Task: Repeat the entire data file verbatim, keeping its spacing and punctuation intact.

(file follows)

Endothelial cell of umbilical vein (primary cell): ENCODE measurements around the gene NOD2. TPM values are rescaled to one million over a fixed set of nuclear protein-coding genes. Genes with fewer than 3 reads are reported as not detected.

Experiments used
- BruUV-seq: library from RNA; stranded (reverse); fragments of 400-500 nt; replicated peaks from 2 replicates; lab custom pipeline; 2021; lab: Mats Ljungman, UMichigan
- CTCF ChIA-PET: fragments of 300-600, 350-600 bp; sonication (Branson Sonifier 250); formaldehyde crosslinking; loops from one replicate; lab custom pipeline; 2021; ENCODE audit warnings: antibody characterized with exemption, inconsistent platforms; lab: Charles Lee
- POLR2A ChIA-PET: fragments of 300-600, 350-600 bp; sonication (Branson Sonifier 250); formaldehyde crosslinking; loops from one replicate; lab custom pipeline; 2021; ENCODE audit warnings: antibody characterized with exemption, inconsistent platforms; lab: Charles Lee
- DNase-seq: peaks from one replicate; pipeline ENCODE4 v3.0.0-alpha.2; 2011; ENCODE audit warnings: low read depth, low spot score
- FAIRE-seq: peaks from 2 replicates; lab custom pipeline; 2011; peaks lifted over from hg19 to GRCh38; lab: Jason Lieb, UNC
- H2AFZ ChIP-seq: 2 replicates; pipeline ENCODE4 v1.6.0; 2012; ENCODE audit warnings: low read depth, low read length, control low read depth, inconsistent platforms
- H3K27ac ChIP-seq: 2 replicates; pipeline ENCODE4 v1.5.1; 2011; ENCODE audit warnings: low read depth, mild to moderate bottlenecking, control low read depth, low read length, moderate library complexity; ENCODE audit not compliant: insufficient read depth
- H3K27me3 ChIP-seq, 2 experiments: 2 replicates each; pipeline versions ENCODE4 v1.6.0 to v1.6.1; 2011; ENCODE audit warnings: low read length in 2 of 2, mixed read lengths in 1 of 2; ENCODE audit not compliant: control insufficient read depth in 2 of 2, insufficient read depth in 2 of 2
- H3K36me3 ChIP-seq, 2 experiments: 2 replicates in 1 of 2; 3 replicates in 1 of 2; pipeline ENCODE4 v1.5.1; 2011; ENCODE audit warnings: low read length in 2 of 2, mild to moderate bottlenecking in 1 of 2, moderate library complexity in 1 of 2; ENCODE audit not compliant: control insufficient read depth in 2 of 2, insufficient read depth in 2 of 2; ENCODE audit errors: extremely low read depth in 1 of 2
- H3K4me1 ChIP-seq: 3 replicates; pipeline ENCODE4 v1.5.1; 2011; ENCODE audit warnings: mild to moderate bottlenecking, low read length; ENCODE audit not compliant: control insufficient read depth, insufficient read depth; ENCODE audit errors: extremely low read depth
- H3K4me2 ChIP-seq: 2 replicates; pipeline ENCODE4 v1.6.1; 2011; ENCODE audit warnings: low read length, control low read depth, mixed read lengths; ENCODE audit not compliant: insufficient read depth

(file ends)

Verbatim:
Endothelial cell of umbilical vein (primary cell): ENCODE measurements around the gene NOD2. TPM values are rescaled to one million over a fixed set of nuclear protein-coding genes. Genes with fewer than 3 reads are reported as not detected.

Experiments used
- BruUV-seq: library from RNA; stranded (reverse); fragments of 400-500 nt; replicated peaks from 2 replicates; lab custom pipeline; 2021; lab: Mats Ljungman, UMichigan
- CTCF ChIA-PET: fragments of 300-600, 350-600 bp; sonication (Branson Sonifier 250); formaldehyde crosslinking; loops from one replicate; lab custom pipeline; 2021; ENCODE audit warnings: antibody characterized with exemption, inconsistent platforms; lab: Charles Lee
- POLR2A ChIA-PET: fragments of 300-600, 350-600 bp; sonication (Branson Sonifier 250); formaldehyde crosslinking; loops from one replicate; lab custom pipeline; 2021; ENCODE audit warnings: antibody characterized with exemption, inconsistent platforms; lab: Charles Lee
- DNase-seq: peaks from one replicate; pipeline ENCODE4 v3.0.0-alpha.2; 2011; ENCODE audit warnings: low read depth, low spot score
- FAIRE-seq: peaks from 2 replicates; lab custom pipeline; 2011; peaks lifted over from hg19 to GRCh38; lab: Jason Lieb, UNC
- H2AFZ ChIP-seq: 2 replicates; pipeline ENCODE4 v1.6.0; 2012; ENCODE audit warnings: low read depth, low read length, control low read depth, inconsistent platforms
- H3K27ac ChIP-seq: 2 replicates; pipeline ENCODE4 v1.5.1; 2011; ENCODE audit warnings: low read depth, mild to moderate bottlenecking, control low read depth, low read length, moderate library complexity; ENCODE audit not compliant: insufficient read depth
- H3K27me3 ChIP-seq, 2 experiments: 2 replicates each; pipeline versions ENCODE4 v1.6.0 to v1.6.1; 2011; ENCODE audit warnings: low read length in 2 of 2, mixed read lengths in 1 of 2; ENCODE audit not compliant: control insufficient read depth in 2 of 2, insufficient read depth in 2 of 2
- H3K36me3 ChIP-seq, 2 experiments: 2 replicates in 1 of 2; 3 replicates in 1 of 2; pipeline ENCODE4 v1.5.1; 2011; ENCODE audit warnings: low read length in 2 of 2, mild to moderate bottlenecking in 1 of 2, moderate library complexity in 1 of 2; ENCODE audit not compliant: control insufficient read depth in 2 of 2, insufficient read depth in 2 of 2; ENCODE audit errors: extremely low read depth in 1 of 2
- H3K4me1 ChIP-seq: 3 replicates; pipeline ENCODE4 v1.5.1; 2011; ENCODE audit warnings: mild to moderate bottlenecking, low read length; ENCODE audit not compliant: control insufficient read depth, insufficient read depth; ENCODE audit errors: extremely low read depth
- H3K4me2 ChIP-seq: 2 replicates; pipeline ENCODE4 v1.6.1; 2011; ENCODE audit warnings: low read length, control low read depth, mixed read lengths; ENCODE audit not compliant: insufficient read depth